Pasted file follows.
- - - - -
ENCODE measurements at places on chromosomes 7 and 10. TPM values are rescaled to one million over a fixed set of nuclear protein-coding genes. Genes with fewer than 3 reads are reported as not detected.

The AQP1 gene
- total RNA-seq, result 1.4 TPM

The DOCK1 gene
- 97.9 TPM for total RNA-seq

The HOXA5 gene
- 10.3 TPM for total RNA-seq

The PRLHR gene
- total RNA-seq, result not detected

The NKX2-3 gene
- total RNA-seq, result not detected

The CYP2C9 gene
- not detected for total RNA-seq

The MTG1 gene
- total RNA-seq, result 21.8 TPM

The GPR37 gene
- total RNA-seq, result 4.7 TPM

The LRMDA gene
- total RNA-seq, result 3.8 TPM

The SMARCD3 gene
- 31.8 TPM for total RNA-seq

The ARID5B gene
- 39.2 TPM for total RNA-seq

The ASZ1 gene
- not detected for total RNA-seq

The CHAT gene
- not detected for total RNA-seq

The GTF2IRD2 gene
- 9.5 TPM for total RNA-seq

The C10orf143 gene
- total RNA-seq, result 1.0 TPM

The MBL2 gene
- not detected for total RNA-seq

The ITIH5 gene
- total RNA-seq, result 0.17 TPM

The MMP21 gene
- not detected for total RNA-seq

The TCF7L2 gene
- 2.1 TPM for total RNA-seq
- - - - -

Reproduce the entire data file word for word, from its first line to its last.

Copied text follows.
ENCODE measurements at places on chromosomes 7 and 10. TPM values are rescaled to one million over a fixed set of nuclear protein-coding genes. Genes with fewer than 3 reads are reported as not detected.

The AQP1 gene
- total RNA-seq, result 1.4 TPM

The DOCK1 gene
- 97.9 TPM for total RNA-seq

The HOXA5 gene
- 10.3 TPM for total RNA-seq

The PRLHR gene
- total RNA-seq, result not detected

The NKX2-3 gene
- total RNA-seq, result not detected

The CYP2C9 gene
- not detected for total RNA-seq

The MTG1 gene
- total RNA-seq, result 21.8 TPM

The GPR37 gene
- total RNA-seq, result 4.7 TPM

The LRMDA gene
- total RNA-seq, result 3.8 TPM

The SMARCD3 gene
- 31.8 TPM for total RNA-seq

The ARID5B gene
- 39.2 TPM for total RNA-seq

The ASZ1 gene
- not detected for total RNA-seq

The CHAT gene
- not detected for total RNA-seq

The GTF2IRD2 gene
- 9.5 TPM for total RNA-seq

The C10orf143 gene
- total RNA-seq, result 1.0 TPM

The MBL2 gene
- not detected for total RNA-seq

The ITIH5 gene
- total RNA-seq, result 0.17 TPM

The MMP21 gene
- not detected for total RNA-seq

The TCF7L2 gene
- 2.1 TPM for total RNA-seq